Answer
11/21/12 1:51 PM as a reply to Robert McLune.
What a horrible time of year to talk about dieting!

I don't really know how much meditation can help with that. Theoretically, if you can bring mindfulness to the hunger sensations and just observe them, you can disidentify with them and not be ruled by them. But I would imagine it would take many, many repetitions of this before it even started to become something like a baseline. You should bring mindfulness to all sensations, since it sucks being ruled by impulses, but I would not expect anything to happen quickly. That should be a fairly longer-term project - like, long-term as compared with getting stream-entry which is relatively easy by comparison with breaking an addiction.

Have you ever heard of Allen Carr? I read his book on quitting smoking years ago. I stopped cold turkey with almost no cravings/withdrawal and have never even thought of going back. This was over six years ago now. He also wrote a book on weight loss. I haven't looked at it, but I imagine it's the same principles.

Also, I know everyone and their sister is going to suggest a diet for you, but I'll just mention that the slow-carb diet is really easy, it's sustainable (i.e., not extreme), and you can continue to eat most of the crap you want while doing it. I went on it about 2 years ago, lost a lot of fat, and it's still basically my baseline diet when I'm not trying to bulk up. Just one more thing to consider...

I would try to avoid anything gung-ho, since that seems to be only a temporary measure for you.

RE: Meditation and overeating/obesity
Answer
11/21/12 2:30 PM as a reply to Fitter Stoke.
Thanks Fitter

Fitter Stoke:
What a horrible time of year to talk about dieting!

Yeah, my wife and I are on our own this year but we have the same amount of food we normally have. We'll be eating leftovers for a week.

I don't really know how much meditation can help with that. Theoretically, if you can bring mindfulness to the hunger sensations and just observe them, you can disidentify with them and not be ruled by them. But I would imagine it would take many, many repetitions of this before it even started to become something like a baseline. You should bring mindfulness to all sensations, since it sucks being ruled by impulses, but I would not expect anything to happen quickly. That should be a fairly longer-term project - like, long-term as compared with getting stream-entry which is relatively easy by comparison with breaking an addiction.

Fair enough. It's disappointing though. As I mentioned, my reasons for meditating now go much further than weight loss, but it was one of the reasons I got started. Ah well.

Have you ever heard of Allen Carr?

Nope. Will check him out.

I read his book on quitting smoking years ago. I stopped cold turkey with almost no cravings/withdrawal and have never even thought of going back.

But see that's the kind of thing that really intrigues me. I have a friend who relates the same story. He'd tried and failed several times to give up, but he says that one day he just got up and "decided he wasn't a smoker any more", and never smoked again. Like you, almost no cravings or withdrawal. He doesn't know what it was, nor how to re-create it, but it was undoubtedly real. In the weight loss arena, John Gabriel's experience as related in "The Gabriel Method" sounds similar. My own experience of occasional bursts of enthusiasm for weight loss also feels like how you guys sound. It's just that where you, my friend, and Gabriel appear to have had the effect "stick", for me it turns off again after a month or two.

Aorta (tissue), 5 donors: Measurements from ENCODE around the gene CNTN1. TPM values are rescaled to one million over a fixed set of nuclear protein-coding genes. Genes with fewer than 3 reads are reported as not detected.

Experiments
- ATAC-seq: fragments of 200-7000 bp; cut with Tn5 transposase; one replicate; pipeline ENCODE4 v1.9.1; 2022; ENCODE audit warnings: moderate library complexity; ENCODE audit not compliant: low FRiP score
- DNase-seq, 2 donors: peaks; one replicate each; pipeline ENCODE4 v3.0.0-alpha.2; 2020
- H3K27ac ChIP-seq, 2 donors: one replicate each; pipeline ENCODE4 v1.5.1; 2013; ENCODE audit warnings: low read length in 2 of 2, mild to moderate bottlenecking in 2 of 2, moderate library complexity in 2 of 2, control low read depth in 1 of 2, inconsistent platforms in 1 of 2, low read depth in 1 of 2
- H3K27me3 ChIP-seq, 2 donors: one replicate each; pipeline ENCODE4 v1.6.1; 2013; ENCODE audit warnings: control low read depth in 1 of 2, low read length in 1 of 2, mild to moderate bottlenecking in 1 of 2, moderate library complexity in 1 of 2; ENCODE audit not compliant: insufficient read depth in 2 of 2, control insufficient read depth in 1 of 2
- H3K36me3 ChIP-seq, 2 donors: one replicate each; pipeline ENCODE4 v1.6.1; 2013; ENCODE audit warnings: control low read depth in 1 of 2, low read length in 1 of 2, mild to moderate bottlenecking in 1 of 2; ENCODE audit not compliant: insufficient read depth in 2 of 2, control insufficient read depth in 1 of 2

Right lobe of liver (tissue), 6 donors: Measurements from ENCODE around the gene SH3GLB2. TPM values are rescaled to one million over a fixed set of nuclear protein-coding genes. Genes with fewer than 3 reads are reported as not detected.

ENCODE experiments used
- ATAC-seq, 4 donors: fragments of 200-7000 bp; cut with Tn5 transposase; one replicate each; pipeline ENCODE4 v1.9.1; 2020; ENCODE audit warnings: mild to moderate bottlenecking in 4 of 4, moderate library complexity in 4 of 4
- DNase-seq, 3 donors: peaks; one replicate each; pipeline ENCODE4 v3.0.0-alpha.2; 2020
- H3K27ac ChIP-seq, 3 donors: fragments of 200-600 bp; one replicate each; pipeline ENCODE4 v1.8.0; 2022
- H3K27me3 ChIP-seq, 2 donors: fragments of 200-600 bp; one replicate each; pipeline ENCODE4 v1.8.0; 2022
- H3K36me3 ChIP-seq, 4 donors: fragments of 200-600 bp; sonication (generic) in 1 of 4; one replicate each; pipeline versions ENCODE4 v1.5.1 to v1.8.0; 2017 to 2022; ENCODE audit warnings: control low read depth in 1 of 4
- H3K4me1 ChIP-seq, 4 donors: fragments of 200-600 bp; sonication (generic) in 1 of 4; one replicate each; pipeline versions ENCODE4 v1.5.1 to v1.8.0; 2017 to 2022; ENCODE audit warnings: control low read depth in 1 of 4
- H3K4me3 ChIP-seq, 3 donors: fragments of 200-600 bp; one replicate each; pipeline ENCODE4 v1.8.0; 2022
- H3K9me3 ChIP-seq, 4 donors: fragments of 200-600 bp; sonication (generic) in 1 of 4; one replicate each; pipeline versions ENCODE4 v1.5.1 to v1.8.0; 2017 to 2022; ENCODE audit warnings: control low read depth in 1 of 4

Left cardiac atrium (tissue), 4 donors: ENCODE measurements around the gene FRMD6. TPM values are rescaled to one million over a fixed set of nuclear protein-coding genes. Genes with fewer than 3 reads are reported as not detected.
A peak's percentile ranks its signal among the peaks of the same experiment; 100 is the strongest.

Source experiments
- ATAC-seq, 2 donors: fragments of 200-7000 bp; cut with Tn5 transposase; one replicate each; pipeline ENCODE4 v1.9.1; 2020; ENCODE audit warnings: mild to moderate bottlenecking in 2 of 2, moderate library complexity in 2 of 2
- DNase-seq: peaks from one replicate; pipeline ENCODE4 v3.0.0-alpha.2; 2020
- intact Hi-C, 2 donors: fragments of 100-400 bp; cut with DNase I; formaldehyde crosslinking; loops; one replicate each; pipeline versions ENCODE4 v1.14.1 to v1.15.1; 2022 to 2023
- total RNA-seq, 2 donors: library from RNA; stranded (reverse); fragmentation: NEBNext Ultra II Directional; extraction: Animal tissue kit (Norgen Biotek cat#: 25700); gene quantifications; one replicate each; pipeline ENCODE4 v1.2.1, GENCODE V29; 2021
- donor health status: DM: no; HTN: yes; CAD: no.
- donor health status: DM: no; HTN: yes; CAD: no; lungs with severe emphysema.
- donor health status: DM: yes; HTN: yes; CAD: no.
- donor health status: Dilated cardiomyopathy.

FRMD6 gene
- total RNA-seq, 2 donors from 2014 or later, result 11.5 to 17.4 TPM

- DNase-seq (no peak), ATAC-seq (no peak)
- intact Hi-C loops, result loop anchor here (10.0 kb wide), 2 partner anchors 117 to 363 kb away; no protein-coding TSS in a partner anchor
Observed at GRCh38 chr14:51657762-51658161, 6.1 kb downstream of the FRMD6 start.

Also, I know everyone and their sister is going to suggest a diet for you, but I'll just mention that the slow-carb diet is really easy, it's sustainable (i.e., not extreme), and you can continue to eat most of the crap you want while doing it. I went on it about 2 years ago, lost a lot of fat, and it's still basically my baseline diet when I'm not trying to bulk up. Just one more thing to consider...

Thanks. Don't know the book, but know Ferris, so I'll take a look.

RE: Meditation and overeating/obesity
Answer
11/21/12 5:37 PM as a reply to Robert McLune.
Robert McLune:

Fair enough. It's disappointing though. As I mentioned, my reasons for meditating now go much further than weight loss, but it was one of the reasons I got started. Ah well.


Hmm. Yeah.

I would withhold disappointment. There are a lot of experiences one can have doing all This, and they can change a person in a variety of ways. Many of them are subtle, the majority are unexpected, and almost all of them are deep. To paraphrase someone who was probably paraphasing Bill Hamilton: I couldn't tell you exactly why, but it's worth doing.

But see that's the kind of thing that really intrigues me. I have a friend who relates the same story. He'd tried and failed several times to give up, but he says that one day he just got up and "decided he wasn't a smoker any more", and never smoked again. Like you, almost no cravings or withdrawal. He doesn't know what it was, nor how to re-create it, but it was undoubtedly real. In the weight loss arena, John Gabriel's experience as related in "The Gabriel Method" sounds similar. My own experience of occasional bursts of enthusiasm for weight loss also feels like how you guys sound. It's just that where you, my friend, and Gabriel appear to have had the effect "stick", for me it turns off again after a month or two.


In my case, quitting had a definite cause, and it was reproducible: I know four or five other people who quit using the same method.